“…your legacy is every life you touch.”

Maya Angelou, American memoirist, poet, and civil rights activist

I am an American Jewish woman, loving wife, mother, and grandmother. I treasure my close-knit family and honor our precious freedoms we hold so dear here in America. To quote John F. Kennedy, “Our most basic common link is that we all inhabit this planet. We all breathe the same air. We all cherish our children’s future. And we are all mortal.”

These photographs show my sweet grandsons celebrating the first night of Hanukkah yesterday, singing with his classmates on the steps of City Hall in Calgary, Canada, and lighting their Hanukkah menorahs at home in Minnesota. The amazing words from Lee Greenwood’s American ballad, “God Bless the USA” come to mind,

“I’m proud to be an American, where at least I know I’m free. And I won’t forget the men who died, who gave that right to me.” And when he wrote “from sea to shining sea…” I include our good neighbor Canada in my feelings and that image.

The turmoil, hatred, antisemitism, racism, and other atrocities we are currently witnessing around our planet give great cause for alarm. My father was in the Army Corps of Engineers in World War II, rebuilding roads and bridges in France which had been destroyed as the Germans retreated. He and his unit were among the first to witness the horrors of the Nazi regime perpetrated on millions (Jews, gypsies, homosexuals, and people with disabilities) during the war. These soldiers who had been fighting across the ravaged French countryside, found the concentration camp prisoners staring out from behind barbed wire fences through gaunt eyes, their tortured, emaciated bodies barely able to stand. They also found the crematoria, mass graves, prison camp buildings, and torture chambers. Would we want these atrocities to take over again?

On Christmas morning, we will again witness the reenactment of General George Washington’s crossing of the Delaware in Washington Crossing, Pennsylvania. The crossing took place December 25-26, 1776. During the frigid, foggy night, he and his exhausted troops loaded every boat they had been able to requisition from up and down the Delaware with their canons, other armaments, horses, and the troops themselves. Under cover of darkness, as they dodged ice flows, they made it across to the Titusville, New Jersey shore. After regrouping, they marched ten miles to Trenton, surprised the Hessian soldiers at the Battle of Trenton, thus turning the tide of the Revolutionary War. And again, Lee Greenwood’s words come to mind, “And I’d proudly stand up next to you and defend her still today, cause there ain’tno doubt I love this land. God bless the USA.”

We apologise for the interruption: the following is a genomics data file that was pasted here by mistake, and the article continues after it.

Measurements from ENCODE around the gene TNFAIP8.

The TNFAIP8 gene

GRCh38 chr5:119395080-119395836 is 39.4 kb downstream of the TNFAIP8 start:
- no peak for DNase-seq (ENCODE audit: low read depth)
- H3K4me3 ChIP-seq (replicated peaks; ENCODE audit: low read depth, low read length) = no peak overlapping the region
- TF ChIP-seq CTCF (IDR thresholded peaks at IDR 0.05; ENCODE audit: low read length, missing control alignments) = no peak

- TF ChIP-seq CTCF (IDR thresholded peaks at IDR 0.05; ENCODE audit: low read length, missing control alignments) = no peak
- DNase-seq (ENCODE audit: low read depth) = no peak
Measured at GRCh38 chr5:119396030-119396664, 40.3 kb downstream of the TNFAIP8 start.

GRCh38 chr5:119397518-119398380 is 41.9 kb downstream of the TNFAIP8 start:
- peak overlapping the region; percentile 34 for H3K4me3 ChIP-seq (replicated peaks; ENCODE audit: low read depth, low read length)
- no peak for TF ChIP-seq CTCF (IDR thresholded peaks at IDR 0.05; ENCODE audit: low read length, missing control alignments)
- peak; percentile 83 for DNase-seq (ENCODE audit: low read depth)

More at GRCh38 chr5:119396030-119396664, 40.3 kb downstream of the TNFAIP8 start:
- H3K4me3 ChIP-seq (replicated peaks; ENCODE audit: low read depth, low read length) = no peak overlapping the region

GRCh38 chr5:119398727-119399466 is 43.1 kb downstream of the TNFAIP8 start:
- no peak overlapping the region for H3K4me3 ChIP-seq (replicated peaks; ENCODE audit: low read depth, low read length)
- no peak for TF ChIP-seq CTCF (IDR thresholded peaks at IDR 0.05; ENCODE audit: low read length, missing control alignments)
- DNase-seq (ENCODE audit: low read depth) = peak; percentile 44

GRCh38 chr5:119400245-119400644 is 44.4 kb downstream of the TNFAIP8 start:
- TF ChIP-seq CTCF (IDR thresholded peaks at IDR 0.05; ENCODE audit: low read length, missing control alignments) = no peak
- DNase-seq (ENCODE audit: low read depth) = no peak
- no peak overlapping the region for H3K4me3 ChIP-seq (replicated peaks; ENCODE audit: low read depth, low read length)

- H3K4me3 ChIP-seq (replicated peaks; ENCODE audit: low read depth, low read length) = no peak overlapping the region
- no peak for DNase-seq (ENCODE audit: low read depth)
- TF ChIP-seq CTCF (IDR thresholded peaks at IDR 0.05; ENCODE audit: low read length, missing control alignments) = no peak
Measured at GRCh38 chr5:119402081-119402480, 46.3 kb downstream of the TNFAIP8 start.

As we prepare to light our menorahs to celebrate the second night of eight nights of Hanukkah, we retell the story. The Festival of Lights commemorates the rededication of the Second Temple in Jerusalem in 164 BCE, after the Maccabean revolt led by Judah Maccabee against the powerful Syrian-Greek army, which had invaded Judea, defiled the Temple with statues of pagan gods, and tried to force the Judeans to worship their idols.

Why eight nights, you might ask? Once the Temple was reclaimed and sanctified, holy olive oil was needed to light the Ner Tamid, the “eternal flame” which shines perpetually in Jewish synagogues before or near the ark of the law where the holy Torah scrolls are stored. The Judeans could only find enough oil for one day, but miraculously, it lasted for eight days and nights. 

What do these historical events have in common? They illustrate the fact that we are willing to stand up for our beliefs, fight for our rights, and protect those we love. May our legacy be the endurance of our beloved America, which, since our founding, has stood as a symbol of freedom, upholding the principles of our Constitution. And may we send our light out into the world.

God Bless the USA!